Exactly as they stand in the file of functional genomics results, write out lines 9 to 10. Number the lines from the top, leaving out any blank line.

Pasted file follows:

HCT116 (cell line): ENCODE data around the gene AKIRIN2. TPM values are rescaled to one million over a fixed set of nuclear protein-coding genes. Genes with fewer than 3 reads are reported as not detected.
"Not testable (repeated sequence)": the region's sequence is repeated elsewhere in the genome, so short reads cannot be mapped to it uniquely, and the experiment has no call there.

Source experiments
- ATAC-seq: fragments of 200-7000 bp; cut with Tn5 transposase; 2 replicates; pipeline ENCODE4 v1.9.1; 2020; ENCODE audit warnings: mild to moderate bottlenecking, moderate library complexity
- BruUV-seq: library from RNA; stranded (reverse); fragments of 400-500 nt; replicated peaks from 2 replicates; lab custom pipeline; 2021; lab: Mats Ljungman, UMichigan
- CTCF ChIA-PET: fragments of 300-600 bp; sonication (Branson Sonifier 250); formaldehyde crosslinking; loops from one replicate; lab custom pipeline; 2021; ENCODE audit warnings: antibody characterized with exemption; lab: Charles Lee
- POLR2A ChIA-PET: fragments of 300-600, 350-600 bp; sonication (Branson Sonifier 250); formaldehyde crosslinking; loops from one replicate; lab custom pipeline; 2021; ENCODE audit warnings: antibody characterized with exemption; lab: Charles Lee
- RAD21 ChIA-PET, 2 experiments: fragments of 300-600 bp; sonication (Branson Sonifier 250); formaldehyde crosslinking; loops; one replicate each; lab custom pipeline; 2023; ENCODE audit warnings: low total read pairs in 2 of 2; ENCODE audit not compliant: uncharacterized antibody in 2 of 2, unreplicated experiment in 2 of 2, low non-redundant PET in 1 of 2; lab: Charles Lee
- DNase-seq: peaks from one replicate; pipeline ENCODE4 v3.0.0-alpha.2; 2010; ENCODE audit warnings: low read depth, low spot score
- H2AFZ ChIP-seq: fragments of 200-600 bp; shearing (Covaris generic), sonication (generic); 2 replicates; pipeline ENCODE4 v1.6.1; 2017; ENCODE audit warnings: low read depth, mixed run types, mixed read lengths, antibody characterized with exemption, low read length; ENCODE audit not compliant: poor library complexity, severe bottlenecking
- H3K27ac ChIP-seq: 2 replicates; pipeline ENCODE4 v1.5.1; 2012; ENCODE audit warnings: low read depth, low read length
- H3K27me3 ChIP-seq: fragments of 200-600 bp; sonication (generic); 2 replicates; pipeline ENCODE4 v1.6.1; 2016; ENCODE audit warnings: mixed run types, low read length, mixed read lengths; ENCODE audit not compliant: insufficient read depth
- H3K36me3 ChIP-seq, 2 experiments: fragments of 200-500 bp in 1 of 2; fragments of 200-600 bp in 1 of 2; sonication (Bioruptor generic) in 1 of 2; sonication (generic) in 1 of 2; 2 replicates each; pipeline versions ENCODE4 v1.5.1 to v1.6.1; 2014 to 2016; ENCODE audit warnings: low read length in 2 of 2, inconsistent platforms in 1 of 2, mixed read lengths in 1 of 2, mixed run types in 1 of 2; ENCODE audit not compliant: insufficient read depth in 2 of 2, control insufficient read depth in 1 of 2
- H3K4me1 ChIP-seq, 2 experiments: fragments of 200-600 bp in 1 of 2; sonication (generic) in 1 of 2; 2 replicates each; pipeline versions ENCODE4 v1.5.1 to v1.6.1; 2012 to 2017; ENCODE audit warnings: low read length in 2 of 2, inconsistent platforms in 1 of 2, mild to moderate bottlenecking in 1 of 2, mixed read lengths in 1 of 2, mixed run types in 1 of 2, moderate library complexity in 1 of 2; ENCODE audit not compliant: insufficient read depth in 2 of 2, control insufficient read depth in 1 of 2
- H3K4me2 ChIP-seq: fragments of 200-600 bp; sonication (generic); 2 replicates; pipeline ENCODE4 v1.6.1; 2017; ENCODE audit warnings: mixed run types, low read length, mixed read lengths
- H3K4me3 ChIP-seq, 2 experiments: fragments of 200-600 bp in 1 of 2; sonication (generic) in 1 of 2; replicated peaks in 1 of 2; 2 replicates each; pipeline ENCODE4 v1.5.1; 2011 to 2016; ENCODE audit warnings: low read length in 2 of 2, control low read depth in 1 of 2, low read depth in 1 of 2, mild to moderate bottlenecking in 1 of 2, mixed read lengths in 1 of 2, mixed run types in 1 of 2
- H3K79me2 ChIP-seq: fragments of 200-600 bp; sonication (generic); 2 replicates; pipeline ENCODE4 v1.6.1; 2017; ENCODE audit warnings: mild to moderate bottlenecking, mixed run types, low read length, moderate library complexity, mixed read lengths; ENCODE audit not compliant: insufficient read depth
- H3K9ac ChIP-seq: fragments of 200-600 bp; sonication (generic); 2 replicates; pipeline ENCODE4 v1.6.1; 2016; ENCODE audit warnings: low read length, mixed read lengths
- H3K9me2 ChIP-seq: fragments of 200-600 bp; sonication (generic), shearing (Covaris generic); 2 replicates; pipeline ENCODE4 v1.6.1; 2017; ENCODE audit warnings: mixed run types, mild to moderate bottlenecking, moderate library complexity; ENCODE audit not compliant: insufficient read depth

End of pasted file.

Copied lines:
- DNase-seq: peaks from one replicate; pipeline ENCODE4 v3.0.0-alpha.2; 2010; ENCODE audit warnings: low read depth, low spot score
- H2AFZ ChIP-seq: fragments of 200-600 bp; shearing (Covaris generic), sonication (generic); 2 replicates; pipeline ENCODE4 v1.6.1; 2017; ENCODE audit warnings: low read depth, mixed run types, mixed read lengths, antibody characterized with exemption, low read length; ENCODE audit not compliant: poor library complexity, severe bottlenecking